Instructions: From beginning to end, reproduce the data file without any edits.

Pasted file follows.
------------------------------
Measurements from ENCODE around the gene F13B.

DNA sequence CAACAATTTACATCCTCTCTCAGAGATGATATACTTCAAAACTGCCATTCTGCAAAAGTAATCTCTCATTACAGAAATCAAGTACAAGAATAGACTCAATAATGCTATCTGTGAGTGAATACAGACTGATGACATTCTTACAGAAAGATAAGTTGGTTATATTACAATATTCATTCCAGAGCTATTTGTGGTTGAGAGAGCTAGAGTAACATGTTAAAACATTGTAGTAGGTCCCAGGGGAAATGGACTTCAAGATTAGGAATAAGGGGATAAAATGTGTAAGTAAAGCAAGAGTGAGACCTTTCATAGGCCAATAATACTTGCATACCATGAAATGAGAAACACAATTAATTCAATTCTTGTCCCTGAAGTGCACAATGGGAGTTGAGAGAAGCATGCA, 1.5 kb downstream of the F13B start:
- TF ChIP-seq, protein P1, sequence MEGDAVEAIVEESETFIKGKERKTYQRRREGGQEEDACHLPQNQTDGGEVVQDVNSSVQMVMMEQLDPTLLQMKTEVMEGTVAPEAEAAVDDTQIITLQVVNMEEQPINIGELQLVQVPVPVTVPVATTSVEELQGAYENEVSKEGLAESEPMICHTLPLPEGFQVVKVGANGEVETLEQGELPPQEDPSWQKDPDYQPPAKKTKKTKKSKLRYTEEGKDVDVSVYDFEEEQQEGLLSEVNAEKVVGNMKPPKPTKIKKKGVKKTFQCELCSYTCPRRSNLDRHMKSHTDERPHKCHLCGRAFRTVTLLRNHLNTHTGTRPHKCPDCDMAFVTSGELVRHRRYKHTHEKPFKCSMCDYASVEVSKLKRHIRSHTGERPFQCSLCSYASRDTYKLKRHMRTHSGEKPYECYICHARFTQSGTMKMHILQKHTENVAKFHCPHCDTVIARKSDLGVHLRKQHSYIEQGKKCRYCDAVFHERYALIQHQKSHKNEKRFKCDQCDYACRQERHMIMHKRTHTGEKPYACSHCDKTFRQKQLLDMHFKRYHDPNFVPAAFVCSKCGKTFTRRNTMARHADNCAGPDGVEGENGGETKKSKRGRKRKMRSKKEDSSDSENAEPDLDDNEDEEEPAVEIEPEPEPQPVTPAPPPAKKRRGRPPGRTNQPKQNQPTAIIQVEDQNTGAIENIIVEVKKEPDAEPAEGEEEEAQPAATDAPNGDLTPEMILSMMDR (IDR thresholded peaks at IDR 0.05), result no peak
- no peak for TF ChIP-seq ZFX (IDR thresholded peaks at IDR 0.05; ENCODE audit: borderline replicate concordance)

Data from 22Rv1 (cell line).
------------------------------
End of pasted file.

Measurements from ENCODE around the gene F13B.

DNA sequence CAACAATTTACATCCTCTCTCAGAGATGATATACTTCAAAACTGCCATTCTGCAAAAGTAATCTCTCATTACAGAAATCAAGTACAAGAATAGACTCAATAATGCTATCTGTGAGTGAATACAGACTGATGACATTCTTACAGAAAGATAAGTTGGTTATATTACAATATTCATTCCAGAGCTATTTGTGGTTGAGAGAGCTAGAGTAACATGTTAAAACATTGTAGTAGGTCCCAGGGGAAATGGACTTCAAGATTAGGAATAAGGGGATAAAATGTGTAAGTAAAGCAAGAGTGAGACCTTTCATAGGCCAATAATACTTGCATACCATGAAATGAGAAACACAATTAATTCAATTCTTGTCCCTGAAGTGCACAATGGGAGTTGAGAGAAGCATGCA, 1.5 kb downstream of the F13B start:
- TF ChIP-seq, protein P1, sequence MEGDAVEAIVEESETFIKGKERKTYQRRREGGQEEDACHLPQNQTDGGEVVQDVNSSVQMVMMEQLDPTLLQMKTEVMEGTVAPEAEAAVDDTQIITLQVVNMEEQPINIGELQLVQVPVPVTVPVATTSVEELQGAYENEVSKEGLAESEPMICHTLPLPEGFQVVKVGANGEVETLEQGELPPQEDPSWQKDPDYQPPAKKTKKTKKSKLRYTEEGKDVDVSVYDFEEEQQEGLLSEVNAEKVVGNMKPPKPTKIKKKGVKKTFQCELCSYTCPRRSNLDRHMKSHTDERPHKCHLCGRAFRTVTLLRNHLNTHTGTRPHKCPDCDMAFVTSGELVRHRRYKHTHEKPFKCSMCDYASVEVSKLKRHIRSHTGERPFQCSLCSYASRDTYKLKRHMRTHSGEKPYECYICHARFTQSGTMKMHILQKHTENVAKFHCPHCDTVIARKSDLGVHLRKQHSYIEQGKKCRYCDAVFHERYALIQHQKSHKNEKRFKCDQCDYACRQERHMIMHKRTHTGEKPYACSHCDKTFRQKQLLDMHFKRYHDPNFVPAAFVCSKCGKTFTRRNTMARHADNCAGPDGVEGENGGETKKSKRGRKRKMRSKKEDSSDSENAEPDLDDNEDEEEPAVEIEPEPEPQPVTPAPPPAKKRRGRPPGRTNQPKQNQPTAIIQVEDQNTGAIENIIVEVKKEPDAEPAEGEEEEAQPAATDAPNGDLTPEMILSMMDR (IDR thresholded peaks at IDR 0.05), result no peak
- no peak for TF ChIP-seq ZFX (IDR thresholded peaks at IDR 0.05; ENCODE audit: borderline replicate concordance)

Data from 22Rv1 (cell line).